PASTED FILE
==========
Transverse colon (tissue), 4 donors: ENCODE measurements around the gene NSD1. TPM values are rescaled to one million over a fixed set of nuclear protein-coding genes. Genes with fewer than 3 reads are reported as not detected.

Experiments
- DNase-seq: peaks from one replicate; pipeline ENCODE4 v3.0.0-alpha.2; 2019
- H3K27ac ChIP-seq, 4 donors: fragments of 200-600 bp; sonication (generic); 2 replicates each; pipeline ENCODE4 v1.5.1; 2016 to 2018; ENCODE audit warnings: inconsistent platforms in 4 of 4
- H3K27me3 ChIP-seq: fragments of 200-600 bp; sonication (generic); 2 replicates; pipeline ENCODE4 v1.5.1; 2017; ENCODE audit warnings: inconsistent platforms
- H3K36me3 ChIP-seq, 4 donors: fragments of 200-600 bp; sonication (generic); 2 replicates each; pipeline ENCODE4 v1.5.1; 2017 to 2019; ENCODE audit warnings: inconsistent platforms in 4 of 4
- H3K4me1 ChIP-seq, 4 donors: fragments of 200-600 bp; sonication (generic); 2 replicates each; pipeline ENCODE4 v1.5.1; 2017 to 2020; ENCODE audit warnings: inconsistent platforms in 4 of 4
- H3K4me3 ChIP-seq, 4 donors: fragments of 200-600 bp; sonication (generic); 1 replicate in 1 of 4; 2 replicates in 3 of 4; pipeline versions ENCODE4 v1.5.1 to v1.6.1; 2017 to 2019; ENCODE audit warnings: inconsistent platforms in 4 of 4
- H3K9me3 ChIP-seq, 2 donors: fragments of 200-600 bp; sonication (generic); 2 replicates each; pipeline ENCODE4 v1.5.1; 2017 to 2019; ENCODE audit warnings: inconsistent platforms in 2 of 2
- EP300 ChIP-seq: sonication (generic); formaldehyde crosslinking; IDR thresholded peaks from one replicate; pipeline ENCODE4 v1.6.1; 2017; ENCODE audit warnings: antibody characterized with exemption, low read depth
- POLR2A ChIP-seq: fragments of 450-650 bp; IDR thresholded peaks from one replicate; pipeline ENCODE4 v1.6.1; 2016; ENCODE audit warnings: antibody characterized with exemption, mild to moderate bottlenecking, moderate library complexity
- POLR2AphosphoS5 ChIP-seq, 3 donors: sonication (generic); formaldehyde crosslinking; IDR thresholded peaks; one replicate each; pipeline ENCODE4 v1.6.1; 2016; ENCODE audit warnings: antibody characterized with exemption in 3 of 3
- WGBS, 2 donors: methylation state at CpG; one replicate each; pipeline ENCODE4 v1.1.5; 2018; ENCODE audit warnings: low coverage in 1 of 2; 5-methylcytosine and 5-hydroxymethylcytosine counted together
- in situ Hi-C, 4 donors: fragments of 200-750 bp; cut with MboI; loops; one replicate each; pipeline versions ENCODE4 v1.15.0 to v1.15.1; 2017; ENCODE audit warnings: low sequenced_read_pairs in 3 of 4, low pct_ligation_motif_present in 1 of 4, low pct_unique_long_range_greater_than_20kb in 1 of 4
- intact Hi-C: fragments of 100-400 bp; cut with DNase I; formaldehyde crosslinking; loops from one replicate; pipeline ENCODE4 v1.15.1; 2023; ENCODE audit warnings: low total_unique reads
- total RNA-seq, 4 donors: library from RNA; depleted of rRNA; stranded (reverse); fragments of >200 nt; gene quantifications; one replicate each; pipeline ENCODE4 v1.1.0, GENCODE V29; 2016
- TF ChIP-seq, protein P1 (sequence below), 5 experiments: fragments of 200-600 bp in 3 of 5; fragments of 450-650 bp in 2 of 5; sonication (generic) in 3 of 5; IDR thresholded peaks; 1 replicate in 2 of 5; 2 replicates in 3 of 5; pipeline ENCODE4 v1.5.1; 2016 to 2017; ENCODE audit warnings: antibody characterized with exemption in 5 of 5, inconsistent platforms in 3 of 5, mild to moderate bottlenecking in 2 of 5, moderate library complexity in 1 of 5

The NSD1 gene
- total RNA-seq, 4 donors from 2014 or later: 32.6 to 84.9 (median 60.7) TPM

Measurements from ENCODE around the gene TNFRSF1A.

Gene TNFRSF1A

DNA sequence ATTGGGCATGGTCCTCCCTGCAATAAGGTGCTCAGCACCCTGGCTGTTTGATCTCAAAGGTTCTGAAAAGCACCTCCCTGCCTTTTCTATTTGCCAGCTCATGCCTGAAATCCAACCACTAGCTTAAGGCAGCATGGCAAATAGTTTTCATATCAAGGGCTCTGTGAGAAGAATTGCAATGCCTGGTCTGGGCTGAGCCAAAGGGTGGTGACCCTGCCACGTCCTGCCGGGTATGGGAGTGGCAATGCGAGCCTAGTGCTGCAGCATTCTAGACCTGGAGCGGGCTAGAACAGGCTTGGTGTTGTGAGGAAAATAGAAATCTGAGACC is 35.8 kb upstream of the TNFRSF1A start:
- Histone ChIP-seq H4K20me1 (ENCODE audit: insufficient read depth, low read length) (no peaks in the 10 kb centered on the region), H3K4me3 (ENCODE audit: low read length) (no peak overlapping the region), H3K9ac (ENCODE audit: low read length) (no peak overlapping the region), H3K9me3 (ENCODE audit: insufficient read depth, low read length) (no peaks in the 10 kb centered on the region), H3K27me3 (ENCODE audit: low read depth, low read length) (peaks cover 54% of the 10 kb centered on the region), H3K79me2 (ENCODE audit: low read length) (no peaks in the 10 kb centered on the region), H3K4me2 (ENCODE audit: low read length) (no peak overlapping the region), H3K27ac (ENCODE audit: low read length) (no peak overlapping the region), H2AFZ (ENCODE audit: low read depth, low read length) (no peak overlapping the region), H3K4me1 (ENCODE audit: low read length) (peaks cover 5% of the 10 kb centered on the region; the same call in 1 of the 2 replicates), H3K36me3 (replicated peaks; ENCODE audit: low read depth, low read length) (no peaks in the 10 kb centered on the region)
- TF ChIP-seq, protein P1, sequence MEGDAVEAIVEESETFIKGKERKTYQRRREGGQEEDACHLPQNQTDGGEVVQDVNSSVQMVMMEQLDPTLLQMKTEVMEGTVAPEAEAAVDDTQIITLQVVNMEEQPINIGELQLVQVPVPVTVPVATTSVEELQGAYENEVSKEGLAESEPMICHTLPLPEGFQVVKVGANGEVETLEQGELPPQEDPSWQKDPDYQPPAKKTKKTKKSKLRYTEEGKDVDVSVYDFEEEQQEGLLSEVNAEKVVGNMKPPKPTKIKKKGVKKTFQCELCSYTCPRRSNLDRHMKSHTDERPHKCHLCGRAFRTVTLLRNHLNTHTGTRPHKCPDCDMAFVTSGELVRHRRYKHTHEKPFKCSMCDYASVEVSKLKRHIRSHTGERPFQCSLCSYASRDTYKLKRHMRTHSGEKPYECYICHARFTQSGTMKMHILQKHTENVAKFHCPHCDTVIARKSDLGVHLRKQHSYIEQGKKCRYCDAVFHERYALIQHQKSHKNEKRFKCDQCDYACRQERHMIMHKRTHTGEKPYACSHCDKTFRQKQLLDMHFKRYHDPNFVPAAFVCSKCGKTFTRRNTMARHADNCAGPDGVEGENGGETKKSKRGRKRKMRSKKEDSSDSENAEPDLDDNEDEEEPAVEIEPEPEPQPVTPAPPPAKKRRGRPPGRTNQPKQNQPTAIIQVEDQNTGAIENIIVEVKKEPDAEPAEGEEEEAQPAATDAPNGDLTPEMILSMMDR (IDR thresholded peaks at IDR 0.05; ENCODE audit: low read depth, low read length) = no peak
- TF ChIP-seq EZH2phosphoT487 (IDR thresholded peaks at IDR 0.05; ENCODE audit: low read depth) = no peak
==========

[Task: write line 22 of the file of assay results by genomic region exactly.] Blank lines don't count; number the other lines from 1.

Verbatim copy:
DNA sequence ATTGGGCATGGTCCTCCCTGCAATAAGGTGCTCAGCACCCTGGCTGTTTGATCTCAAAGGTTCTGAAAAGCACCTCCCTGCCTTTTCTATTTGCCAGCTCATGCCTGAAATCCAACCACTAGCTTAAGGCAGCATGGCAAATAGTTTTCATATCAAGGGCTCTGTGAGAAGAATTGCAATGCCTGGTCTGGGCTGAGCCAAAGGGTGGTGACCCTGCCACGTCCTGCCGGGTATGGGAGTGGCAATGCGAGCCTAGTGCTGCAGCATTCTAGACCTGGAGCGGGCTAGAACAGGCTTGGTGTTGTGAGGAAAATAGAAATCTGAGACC is 35.8 kb upstream of the TNFRSF1A start: